Dentists have removed 526 teeth from the mouth of a seven-year-old boy in India.
He’d been taken to the dentists before with this particular complaint when he was three years old, but the dentists couldn’t get him to co-operate with an investigative procedure because he was too young.
The swelling continued and remained undiagnosed for four more years. It continued to increase in size until his parents saw no other option but to take him back to the dental hospital.
Doctors were left with the unenviable task of identifying each tooth. Credit: ANI
When the surgeons finally managed to get a look inside his mouth, they discovered a large lesion accompanied by a number of hard structures on his lower jaw.
Further inspection revealed a bag-like mass, which the doctors removed completely.
After it had been scanned and checked to check whether it was cancerous – it wasn’t – they discovered a load of stuff inside. Once it was cut open, they were shocked to discover that it was full of teeth.
526 of the things, to be precise.
Seriously, that’s a lot of teeth. Credit: ANI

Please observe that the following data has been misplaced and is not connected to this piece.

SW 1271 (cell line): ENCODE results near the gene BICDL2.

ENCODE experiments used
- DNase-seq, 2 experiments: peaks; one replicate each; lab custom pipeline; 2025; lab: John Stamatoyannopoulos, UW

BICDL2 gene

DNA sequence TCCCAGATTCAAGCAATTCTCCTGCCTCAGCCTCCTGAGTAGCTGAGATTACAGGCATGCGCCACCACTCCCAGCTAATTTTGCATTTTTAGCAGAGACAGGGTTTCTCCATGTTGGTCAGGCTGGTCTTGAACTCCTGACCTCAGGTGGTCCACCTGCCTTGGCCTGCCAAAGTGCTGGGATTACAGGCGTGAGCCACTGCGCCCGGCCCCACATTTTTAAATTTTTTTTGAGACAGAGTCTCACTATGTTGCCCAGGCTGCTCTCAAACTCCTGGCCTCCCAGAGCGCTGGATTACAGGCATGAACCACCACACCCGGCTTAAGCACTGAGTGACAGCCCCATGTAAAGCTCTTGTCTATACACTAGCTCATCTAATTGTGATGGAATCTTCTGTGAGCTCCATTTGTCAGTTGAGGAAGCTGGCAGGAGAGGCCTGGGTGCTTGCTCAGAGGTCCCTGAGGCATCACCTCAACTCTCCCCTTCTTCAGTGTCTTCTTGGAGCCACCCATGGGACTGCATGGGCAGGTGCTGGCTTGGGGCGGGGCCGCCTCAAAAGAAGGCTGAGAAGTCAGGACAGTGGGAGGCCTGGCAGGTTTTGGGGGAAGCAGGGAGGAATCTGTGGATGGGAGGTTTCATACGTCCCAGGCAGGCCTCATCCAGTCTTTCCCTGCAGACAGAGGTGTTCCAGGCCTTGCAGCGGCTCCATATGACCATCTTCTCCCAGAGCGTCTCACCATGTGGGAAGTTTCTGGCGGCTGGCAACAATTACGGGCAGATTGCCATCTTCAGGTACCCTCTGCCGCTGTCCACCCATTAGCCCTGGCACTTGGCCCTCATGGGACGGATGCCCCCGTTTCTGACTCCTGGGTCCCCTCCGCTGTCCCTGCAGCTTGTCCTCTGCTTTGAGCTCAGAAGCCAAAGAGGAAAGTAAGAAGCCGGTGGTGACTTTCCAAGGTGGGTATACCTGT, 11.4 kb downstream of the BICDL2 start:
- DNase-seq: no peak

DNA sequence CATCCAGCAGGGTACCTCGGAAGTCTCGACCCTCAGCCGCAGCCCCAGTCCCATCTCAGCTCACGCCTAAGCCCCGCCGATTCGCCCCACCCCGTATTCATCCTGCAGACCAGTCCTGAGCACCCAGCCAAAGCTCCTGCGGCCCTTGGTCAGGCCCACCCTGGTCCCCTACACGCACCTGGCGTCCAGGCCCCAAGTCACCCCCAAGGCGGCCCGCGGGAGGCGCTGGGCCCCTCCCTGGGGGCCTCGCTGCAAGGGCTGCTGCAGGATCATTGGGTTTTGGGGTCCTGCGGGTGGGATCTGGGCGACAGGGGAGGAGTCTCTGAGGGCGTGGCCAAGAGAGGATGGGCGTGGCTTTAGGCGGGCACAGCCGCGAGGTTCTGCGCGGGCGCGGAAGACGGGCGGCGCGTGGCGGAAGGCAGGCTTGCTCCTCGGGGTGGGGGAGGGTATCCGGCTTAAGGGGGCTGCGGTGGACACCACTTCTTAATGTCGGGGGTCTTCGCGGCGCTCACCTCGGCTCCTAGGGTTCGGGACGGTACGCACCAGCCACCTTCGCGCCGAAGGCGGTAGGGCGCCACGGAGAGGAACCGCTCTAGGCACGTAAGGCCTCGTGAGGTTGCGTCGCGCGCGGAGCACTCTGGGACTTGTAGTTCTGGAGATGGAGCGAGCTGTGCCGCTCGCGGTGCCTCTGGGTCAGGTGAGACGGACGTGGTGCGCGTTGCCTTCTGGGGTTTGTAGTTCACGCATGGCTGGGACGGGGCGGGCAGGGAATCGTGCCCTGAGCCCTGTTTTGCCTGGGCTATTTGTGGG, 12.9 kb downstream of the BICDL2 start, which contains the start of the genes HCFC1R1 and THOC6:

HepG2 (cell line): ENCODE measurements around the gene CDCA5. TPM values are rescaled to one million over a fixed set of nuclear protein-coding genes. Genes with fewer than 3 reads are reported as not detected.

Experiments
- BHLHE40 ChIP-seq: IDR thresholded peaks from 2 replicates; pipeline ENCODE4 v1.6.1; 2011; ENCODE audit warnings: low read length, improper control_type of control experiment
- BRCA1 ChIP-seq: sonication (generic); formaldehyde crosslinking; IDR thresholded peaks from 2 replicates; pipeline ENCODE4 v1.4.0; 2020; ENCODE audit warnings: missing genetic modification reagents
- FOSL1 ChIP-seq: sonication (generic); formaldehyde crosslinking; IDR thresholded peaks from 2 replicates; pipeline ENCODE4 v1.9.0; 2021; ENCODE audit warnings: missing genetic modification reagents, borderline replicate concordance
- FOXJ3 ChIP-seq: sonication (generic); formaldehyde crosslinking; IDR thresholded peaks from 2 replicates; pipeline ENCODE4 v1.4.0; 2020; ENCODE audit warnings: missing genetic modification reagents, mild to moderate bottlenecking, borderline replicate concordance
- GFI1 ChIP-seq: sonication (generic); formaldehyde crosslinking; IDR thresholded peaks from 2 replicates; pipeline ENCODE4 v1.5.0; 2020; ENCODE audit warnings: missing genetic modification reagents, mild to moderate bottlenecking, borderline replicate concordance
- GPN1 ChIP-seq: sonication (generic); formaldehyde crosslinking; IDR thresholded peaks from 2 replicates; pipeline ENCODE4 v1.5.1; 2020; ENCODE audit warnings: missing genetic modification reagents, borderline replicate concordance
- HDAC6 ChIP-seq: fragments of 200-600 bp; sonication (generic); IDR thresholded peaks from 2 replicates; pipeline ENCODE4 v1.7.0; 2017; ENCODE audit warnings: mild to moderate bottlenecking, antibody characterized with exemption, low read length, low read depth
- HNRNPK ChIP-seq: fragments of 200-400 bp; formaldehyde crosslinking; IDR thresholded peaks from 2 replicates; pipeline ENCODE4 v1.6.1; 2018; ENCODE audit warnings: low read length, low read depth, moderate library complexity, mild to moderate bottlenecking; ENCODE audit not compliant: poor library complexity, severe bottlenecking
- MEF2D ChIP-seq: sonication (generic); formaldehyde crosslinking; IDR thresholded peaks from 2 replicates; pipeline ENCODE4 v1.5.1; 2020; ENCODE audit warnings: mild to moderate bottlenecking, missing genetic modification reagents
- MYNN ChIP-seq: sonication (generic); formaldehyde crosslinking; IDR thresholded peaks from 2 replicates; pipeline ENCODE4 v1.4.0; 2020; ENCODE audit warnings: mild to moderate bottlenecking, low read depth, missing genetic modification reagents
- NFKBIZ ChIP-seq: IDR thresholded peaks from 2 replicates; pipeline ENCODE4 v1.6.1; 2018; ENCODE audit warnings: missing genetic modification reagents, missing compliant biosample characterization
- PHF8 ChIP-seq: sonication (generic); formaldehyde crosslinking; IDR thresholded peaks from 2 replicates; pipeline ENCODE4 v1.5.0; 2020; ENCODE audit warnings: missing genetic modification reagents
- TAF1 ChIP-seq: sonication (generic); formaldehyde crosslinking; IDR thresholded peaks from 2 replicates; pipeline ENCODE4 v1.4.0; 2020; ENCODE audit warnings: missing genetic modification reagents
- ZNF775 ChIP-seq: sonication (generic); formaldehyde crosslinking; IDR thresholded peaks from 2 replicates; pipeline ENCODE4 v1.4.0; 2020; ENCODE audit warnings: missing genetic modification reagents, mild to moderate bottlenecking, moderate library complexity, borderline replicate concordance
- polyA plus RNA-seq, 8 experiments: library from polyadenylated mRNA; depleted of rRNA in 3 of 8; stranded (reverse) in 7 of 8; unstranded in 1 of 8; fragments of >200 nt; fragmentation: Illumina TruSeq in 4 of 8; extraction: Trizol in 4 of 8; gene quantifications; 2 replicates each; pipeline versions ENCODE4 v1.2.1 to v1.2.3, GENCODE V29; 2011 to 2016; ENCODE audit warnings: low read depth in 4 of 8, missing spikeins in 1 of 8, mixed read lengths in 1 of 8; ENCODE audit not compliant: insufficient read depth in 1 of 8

It took doctors five hours to count and corral each and every one of the minute teeth. They’re strangely proud of their discovery though – it’s thought to be a world first.
Professor Senthilnathan, an oral and maxillofacial surgeon at the hospital, told the New Indian Express: “The tumour-like growth prevented permanent molar teeth growth in the boy in the affected side.
“X-Ray and CT scans showed multiple, rudimentary teeth in a bag-like tissue. It took five hours to remove all the minute teeth from the bag-like structure. The weight of the growth was 200 grams.”
“We gave general anaesthesia to the patient and removed the complete growth in a one-and-half-hour procedure. He did not require jaw reconstruction.”
So, here’s the big question. How did this happen?
Doctors examine the teeth. Credit: ANI
Well, there are some ideas.
Another member of the team at the hospital, Dr Pratibha Ramani, said: “Though the cause of the condition is not known, genetics could be one of the reasons.”
Whatever the reason, the boy is OK now the teeth have been removed. The only lasting effect is the fact his molars haven’t grown properly – he’ll have to have implants when he’s 16.
The boy’s father said: “The surgery was performed free of cost on 11 July. We were doubtful about the success of the procedure when they showed us the CT scan. Then somehow we gained courage and went ahead with it.”
They’re probably glad they did now.